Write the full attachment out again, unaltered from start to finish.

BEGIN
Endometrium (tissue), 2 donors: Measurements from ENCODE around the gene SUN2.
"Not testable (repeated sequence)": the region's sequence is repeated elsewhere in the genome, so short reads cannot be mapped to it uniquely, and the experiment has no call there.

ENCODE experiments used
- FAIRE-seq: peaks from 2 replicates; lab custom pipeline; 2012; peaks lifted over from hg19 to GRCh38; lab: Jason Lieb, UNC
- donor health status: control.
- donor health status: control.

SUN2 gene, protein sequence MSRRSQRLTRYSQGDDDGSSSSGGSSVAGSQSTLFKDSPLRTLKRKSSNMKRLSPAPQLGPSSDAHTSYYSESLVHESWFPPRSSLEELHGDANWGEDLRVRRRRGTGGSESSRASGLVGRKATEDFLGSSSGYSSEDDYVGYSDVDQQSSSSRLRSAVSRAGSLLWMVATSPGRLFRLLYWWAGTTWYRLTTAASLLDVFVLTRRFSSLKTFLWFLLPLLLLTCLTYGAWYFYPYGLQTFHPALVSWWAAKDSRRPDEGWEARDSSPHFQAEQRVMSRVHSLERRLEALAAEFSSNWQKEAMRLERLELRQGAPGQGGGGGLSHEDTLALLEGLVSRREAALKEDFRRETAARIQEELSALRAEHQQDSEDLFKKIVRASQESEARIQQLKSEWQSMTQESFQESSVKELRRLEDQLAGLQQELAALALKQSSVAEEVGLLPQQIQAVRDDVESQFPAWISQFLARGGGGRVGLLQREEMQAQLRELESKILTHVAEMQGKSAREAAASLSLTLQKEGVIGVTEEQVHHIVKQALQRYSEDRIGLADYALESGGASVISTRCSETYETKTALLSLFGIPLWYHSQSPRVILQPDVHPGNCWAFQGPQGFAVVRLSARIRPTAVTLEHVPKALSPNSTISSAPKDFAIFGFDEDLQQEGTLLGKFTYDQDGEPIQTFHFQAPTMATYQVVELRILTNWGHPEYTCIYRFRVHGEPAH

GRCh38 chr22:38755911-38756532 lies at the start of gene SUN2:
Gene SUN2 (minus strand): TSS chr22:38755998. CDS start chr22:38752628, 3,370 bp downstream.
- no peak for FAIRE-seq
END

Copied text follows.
Endometrium (tissue), 2 donors: Measurements from ENCODE around the gene SUN2.
"Not testable (repeated sequence)": the region's sequence is repeated elsewhere in the genome, so short reads cannot be mapped to it uniquely, and the experiment has no call there.

ENCODE experiments used
- FAIRE-seq: peaks from 2 replicates; lab custom pipeline; 2012; peaks lifted over from hg19 to GRCh38; lab: Jason Lieb, UNC
- donor health status: control.
- donor health status: control.

SUN2 gene, protein sequence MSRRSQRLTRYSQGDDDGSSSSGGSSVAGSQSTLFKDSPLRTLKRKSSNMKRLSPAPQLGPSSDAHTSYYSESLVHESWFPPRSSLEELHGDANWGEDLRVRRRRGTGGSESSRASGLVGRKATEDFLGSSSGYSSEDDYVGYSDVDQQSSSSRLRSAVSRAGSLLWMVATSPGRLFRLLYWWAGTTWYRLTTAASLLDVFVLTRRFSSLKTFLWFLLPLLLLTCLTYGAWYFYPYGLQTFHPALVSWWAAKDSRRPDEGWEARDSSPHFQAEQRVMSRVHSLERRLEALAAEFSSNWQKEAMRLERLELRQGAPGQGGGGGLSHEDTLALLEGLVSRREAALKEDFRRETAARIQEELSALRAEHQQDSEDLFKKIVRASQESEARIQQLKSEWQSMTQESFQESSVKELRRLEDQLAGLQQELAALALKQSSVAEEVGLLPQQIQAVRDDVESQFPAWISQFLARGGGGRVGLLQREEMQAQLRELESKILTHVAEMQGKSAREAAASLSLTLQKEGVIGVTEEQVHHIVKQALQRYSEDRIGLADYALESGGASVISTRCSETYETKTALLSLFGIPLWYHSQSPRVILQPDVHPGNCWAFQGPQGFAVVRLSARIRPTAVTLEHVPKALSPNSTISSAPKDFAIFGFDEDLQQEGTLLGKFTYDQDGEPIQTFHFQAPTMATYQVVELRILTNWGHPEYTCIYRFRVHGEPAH

GRCh38 chr22:38755911-38756532 lies at the start of gene SUN2:
Gene SUN2 (minus strand): TSS chr22:38755998. CDS start chr22:38752628, 3,370 bp downstream.
- no peak for FAIRE-seq